by Lisha Vidler
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In this two-part article, we’re taking an up-close look at the costumes displayed at the touring exhibit for Andrew Lloyd Webber’s The Phantom of the Opera. We’ve already seen the Footman’s livery, a slave dancer’s costume, and Piangi’s Hannibal armor. Now let’s examine the Phantom’s suit and cloak, Christine’s Aminta dress, and Carlotta’s silver and black bustle dress from “Prima Donna.”
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The Phantom’s Suit & Cloak
This formal Victorian evening suit is worn by the Phantom throughout most of the show. When he brings Christine down to his lair for the first time, he dons a magnificent cloak made of black jacquard lined with silvery-gray silk. This costume is normally worn with the Phantom’s iconic fedora. (See the original costume sketch here.)
The costume consists of a gentleman’s tailcoat, waistcoat, shirt, and trousers, plus the opera cloak. Unfortunately, most of the suit was covered by the cloak, so I was unable to get a close look at it.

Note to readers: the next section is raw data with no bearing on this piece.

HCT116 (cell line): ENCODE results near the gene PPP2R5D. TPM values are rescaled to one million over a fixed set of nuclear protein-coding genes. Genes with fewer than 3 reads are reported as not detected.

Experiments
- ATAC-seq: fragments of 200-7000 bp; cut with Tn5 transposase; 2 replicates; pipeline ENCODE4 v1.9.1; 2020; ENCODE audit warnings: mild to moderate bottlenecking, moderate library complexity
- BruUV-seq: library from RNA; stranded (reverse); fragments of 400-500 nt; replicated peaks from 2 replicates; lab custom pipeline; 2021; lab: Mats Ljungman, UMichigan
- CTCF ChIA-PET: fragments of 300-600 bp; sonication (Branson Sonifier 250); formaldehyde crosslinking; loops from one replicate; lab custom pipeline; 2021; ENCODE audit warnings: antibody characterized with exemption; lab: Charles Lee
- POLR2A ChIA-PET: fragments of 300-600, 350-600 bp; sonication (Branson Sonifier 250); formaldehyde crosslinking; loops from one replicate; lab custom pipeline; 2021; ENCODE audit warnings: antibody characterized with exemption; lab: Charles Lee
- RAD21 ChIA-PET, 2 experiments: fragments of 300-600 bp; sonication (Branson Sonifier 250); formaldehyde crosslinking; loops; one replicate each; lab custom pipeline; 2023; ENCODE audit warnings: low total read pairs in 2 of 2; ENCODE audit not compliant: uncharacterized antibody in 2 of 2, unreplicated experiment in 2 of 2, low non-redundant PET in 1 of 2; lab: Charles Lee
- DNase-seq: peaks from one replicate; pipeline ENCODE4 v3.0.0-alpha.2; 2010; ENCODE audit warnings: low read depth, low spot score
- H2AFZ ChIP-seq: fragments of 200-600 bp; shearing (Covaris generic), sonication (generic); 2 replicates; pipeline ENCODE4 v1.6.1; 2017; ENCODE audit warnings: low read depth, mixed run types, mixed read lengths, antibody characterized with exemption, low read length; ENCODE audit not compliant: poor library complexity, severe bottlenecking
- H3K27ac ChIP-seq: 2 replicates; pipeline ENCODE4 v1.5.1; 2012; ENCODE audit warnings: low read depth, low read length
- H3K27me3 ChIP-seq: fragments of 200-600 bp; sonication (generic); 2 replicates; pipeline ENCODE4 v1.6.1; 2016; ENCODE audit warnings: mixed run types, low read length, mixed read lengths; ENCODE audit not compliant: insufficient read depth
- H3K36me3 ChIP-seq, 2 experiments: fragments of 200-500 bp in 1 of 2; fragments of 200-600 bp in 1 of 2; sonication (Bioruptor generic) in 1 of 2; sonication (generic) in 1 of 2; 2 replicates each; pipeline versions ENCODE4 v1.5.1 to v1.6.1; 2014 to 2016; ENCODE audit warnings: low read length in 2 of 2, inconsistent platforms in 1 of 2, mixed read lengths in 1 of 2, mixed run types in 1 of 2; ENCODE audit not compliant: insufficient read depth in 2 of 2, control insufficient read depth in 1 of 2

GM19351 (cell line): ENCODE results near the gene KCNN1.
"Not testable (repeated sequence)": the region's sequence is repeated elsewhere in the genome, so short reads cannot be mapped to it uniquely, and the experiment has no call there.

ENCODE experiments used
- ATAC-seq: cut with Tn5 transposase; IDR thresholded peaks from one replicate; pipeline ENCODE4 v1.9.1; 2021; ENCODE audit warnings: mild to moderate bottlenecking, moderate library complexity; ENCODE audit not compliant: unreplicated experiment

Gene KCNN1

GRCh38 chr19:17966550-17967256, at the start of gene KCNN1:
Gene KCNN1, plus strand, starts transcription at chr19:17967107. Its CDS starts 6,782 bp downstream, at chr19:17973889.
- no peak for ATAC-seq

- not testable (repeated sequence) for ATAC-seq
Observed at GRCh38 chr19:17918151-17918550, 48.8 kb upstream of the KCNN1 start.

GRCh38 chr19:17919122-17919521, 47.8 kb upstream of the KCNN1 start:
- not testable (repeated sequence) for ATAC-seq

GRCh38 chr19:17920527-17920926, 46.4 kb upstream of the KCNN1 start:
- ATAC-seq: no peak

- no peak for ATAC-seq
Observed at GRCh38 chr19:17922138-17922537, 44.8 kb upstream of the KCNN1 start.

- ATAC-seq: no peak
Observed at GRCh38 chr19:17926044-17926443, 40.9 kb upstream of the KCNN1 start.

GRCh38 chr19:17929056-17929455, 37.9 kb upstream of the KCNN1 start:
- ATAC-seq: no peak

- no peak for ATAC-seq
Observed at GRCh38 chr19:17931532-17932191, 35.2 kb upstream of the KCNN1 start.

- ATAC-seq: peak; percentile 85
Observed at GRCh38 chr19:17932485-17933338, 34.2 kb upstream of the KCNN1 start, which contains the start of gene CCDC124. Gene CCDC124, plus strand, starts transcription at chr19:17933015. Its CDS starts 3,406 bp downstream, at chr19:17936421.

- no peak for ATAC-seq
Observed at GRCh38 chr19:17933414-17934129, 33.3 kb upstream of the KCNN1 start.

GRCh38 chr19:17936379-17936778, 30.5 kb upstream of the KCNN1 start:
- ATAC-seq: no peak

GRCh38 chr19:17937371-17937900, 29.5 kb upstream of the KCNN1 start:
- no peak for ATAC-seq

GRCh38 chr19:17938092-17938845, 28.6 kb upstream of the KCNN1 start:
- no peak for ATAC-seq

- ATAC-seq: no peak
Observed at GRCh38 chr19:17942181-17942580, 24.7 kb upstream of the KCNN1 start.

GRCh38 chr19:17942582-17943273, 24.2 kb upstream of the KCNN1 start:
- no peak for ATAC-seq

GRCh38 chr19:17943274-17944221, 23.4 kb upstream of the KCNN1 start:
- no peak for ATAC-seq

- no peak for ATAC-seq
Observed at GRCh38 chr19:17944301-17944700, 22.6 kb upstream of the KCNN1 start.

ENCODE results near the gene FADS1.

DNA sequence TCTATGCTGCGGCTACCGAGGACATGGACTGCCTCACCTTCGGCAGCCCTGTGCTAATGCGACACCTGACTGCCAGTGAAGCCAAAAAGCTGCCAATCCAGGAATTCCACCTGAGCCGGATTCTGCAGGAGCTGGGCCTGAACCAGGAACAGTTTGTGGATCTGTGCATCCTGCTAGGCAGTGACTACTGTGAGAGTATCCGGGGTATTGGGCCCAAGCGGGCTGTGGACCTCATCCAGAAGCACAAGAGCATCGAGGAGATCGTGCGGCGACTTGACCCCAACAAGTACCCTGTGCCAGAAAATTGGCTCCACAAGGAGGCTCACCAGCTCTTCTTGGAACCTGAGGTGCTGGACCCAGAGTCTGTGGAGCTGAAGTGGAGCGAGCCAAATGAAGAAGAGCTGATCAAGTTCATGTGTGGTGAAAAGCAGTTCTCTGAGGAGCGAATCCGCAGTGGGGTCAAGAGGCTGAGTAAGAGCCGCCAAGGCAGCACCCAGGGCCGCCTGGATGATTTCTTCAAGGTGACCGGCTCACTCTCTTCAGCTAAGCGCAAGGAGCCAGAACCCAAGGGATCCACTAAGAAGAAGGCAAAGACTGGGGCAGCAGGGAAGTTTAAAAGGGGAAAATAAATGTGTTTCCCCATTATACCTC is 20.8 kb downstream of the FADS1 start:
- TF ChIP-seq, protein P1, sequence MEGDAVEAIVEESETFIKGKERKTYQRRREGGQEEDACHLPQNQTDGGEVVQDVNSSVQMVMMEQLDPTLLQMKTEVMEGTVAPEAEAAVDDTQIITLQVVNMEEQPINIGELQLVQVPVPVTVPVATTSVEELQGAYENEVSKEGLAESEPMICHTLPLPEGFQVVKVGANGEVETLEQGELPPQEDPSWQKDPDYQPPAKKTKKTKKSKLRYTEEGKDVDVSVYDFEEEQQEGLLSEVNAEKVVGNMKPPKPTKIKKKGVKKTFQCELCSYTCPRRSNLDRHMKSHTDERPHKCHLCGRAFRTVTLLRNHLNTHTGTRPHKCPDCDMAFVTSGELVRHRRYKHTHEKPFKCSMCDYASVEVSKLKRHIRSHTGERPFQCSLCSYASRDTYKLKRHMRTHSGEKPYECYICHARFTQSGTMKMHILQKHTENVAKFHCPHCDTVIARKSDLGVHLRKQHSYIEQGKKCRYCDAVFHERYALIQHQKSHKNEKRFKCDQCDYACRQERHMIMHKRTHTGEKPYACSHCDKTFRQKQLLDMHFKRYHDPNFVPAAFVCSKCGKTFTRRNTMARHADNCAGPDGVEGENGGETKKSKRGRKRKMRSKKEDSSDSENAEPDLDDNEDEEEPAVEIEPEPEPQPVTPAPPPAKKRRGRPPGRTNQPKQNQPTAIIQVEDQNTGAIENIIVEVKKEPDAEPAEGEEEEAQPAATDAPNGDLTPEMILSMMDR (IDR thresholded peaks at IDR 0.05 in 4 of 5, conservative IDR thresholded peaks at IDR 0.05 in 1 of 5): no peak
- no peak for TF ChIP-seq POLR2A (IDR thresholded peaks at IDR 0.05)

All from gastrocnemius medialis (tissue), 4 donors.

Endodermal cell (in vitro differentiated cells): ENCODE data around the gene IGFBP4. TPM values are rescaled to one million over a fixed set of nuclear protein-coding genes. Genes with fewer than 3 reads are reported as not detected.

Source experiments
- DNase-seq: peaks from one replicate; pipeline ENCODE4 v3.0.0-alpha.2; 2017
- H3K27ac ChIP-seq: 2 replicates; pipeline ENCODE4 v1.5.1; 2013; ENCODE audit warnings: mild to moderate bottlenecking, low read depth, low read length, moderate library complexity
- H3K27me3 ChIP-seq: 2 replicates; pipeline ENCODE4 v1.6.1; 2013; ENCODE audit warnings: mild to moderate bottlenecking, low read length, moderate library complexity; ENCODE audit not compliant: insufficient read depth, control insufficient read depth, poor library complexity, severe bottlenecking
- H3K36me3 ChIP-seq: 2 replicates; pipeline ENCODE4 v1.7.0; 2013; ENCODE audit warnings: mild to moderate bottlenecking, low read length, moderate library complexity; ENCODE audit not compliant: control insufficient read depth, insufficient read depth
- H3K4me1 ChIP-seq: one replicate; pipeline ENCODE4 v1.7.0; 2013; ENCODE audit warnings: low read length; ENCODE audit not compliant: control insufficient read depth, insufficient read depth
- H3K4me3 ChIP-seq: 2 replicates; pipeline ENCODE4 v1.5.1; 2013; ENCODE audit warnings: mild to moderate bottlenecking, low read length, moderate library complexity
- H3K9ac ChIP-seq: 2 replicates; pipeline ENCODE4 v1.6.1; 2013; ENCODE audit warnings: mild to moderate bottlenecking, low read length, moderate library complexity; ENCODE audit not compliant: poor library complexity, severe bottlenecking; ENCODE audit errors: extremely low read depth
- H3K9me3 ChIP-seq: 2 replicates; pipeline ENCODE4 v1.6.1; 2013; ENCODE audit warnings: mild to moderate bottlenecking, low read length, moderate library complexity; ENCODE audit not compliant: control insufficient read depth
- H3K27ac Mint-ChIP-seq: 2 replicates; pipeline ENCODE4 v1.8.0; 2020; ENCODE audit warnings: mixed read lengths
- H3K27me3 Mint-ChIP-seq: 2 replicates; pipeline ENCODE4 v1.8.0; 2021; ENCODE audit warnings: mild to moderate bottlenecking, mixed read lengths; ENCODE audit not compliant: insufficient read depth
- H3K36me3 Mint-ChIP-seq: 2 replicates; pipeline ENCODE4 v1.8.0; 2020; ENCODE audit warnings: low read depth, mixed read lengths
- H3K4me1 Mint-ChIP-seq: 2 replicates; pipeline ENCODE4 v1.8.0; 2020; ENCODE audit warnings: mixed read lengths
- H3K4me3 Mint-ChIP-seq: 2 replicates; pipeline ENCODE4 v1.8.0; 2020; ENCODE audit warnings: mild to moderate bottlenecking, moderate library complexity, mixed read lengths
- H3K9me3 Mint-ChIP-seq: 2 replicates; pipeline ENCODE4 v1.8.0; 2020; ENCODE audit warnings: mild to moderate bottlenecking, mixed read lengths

- Tailcoat, Waistcoat, Shirt, & Trousers
The shirt is white, with vertical pintucks down the front, and faceted jet buttons. Interestingly, the tailcoat and trousers are made of a diamond-textured black silk. The waistcoat has shawl lapels, and fastens with large black buttons with a basket-weave design.
The cloak is a smooth silk, with a black velvet collar. The collar, shoulders, and upper back are covered with beaded appliques. The applique design can vary between productions, and even between the Phantom and his body double. (I’ve seen floral patterns, Baroque scrollwork, and even geometric styles.) This version has floral appliques on the collar and shoulders, and an almost Art Nouveau design on the upper back.
Christine’s Aminta Dress: “Point of No Return”